Architecture; linear and constructive
Gropius’ D51 chair from 1922/23, with its backward-jutting armrests and straight back, looks pretty austere. “Straighten up,” it seems to whisper to the sitter. Its four wooden legs are arranged at an offset. The rear legs support the backrest, the front legs sweep freely into the room together with the protruding armrests. This is a small piece of architecture created by Walter Gropius, linear and constructive. The chair and the D51-2 and D51-3 furniture series it gave rise to are a perfect match for the minimal architecture of the Fagus factory with its typical unsupported corner. This factory was a cradle of modernism.
When Walter Gropius was commissioned to design the Fagus factory in the small town of Alfeld an der Leine in Lower Saxony in 1911, nobody would have imagined that he would make history. But the architect did and simultaneously revolutionised the world of construction. Instead of choosing a historistic façade, he surrounded the production hall with a light curtain wall. The walls dissolved into large glass surfaces. Daylight, sun and air, the triad of modernity, are the driving forces towards a liberated architecture that seeks its rules solely in the necessities of the building project.
As it happened, over the course of time, this story was interwoven with Tecta’s story. Axel Bruchhäuser, partner of the company since 1972 and an important witness of the Bauhaus generation, recalls: “We sat in the foyer on chairs by Walter Gropius, of which the owners knew nothing at all. During my research I discovered a drawing of the chairs and got in touch with Ise Gropius in the USA for the first time. We asked her if we could produce this chair under licence and her reply was an enthusiastic: yes, that would be possible.”
The Fagus factory has been a UNESCO World Heritage Site since 2011. But its corresponding interiors communicated the idea of the dawn of modernism to the world long before that.
Founder and thinker of the Bauhaus philosophy. The architect and founder of the Bauhaus, Walter Gropius (1883-1969), mocked traditional architecture as “salon art”. He descended from a family of great builders: his great uncle was Martin Gropius. Walter Gropius abandoned his architectural studies and initially joined the office of Peter Behrens – as had, incidentally, Adolf Meyer, Mies van der Rohe and Le Corbusier. A short time later, Gropius founded what we now call modernism – a major break from and with the conventions of the past.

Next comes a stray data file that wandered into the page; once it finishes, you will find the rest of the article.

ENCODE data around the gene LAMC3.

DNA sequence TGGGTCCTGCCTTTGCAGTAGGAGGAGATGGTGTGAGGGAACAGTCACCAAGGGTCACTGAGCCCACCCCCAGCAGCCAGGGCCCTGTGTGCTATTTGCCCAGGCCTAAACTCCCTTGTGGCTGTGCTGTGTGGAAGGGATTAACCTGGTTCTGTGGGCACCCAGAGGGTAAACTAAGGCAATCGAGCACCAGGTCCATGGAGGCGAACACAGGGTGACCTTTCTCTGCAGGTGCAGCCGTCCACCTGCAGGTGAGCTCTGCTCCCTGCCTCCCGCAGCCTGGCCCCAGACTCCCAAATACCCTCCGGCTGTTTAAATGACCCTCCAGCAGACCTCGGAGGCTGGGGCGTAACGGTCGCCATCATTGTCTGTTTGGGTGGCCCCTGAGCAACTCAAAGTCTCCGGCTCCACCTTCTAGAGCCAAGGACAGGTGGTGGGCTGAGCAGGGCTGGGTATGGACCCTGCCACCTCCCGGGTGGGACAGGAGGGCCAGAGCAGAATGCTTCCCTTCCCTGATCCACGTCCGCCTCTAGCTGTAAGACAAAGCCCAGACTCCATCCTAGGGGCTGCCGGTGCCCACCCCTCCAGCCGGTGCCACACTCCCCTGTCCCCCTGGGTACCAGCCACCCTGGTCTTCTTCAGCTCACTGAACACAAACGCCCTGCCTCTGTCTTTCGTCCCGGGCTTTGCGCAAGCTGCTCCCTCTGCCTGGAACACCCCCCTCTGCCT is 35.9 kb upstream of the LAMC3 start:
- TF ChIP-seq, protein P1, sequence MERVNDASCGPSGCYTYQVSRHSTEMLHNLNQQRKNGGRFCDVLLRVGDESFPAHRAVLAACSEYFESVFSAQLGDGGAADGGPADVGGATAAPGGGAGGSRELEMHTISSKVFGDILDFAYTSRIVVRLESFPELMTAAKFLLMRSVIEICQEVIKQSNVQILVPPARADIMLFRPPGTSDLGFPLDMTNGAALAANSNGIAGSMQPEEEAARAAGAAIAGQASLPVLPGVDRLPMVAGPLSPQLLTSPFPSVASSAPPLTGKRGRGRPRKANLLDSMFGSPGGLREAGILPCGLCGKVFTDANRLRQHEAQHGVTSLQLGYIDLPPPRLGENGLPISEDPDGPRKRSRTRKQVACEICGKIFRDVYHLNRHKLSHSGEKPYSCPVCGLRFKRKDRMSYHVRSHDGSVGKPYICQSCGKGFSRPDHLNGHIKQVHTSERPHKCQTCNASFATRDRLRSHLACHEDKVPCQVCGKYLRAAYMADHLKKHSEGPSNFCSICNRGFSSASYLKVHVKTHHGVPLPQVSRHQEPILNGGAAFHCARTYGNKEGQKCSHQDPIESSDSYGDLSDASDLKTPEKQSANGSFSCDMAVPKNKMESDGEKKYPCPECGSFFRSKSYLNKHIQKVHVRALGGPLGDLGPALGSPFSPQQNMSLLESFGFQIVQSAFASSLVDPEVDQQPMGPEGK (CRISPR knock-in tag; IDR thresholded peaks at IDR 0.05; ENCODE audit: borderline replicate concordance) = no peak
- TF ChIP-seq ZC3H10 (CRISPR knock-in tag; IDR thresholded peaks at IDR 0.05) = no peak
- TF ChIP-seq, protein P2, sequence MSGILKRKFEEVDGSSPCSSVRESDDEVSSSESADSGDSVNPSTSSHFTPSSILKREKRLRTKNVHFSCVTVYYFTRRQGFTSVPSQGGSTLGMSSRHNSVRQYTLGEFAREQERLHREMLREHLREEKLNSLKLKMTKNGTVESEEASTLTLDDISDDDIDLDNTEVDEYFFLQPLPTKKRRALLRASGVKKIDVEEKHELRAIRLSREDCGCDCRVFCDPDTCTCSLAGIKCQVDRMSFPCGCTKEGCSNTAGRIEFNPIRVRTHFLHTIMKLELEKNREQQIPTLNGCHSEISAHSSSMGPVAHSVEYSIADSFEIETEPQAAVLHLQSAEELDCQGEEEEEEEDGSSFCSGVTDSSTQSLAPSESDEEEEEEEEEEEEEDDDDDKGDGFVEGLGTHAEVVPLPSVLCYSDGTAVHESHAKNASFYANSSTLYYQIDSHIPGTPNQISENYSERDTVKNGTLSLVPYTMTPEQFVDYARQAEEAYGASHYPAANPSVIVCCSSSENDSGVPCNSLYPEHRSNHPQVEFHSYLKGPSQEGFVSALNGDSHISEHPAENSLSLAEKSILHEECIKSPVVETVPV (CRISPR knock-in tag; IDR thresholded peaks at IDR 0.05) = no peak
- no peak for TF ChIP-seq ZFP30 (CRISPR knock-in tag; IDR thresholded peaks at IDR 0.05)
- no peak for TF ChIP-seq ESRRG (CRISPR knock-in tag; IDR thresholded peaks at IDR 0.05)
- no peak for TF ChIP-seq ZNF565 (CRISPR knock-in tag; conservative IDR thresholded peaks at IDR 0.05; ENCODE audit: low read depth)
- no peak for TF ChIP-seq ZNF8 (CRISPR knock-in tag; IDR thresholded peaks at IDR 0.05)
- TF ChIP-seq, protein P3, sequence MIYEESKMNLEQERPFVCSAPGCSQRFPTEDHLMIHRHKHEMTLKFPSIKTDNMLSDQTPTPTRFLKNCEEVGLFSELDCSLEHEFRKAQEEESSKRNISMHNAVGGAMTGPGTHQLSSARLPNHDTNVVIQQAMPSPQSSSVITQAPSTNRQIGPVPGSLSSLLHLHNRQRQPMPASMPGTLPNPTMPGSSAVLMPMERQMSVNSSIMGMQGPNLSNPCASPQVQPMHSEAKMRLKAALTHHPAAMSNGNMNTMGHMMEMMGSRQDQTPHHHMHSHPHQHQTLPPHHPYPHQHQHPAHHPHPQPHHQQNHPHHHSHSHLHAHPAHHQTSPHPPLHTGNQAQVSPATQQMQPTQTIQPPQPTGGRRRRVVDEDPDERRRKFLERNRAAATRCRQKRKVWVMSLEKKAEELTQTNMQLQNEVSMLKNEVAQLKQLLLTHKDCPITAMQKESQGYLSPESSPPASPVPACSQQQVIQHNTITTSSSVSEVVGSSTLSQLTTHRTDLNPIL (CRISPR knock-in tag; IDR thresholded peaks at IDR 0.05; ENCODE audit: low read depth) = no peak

One key feature was that he did not reject the principles of the industrial age – standardisation and prototypes – but made them productive tools for his work. “A resolute affirmation of the living environment of machines and vehicles,” wrote the Bauhaus director in 1926, who believed that “the creation of standard types for all practical commodities of everyday use is a social necessity.”
This spirit not only gave rise to the Fagus factory as an icon of modern architecture and the Dessau Bauhaus, but also laid the foundations of what is still a driving force for us today. “The objective of creating a set of standard prototypes which meet all the demands of economy, technology, and form, requires the selection of the best, most versatile, and most thoroughly educated men who are well grounded in workshop experience and who are imbued with an exact knowledge of the design elements of form and mechanics and their underlying laws.”
By founding the Bauhaus, Gropius launched a new school of thought, opposing the traditional architecture of which he was so critical. In 1919 Gropius was appointed director of the Grand Ducal Saxon School of Arts and Crafts in Weimar, Thuringia, and named the new school “State Bauhaus Weimar”.
Gropius’ driving vision was not only to construct a “building of the future” and a holistic work of art, but also the highly modern approach of maintaining the distinction between apprentice and master while intermeshing the two teachings in a novel manner. To work across the disciplines, with an interdisciplinary approach in the spirit of research and experimentation.
Gropius also knew how to translate architectural concepts into furniture design, exemplified by his unique penetration of volume and linearity that characterises many of his works. Walter Gropius directed the Bauhaus until its closure in 1933, emigrated to England in 1934 and to Cambridge, USA, in 1937 to teach as professor of architecture at Harvard University.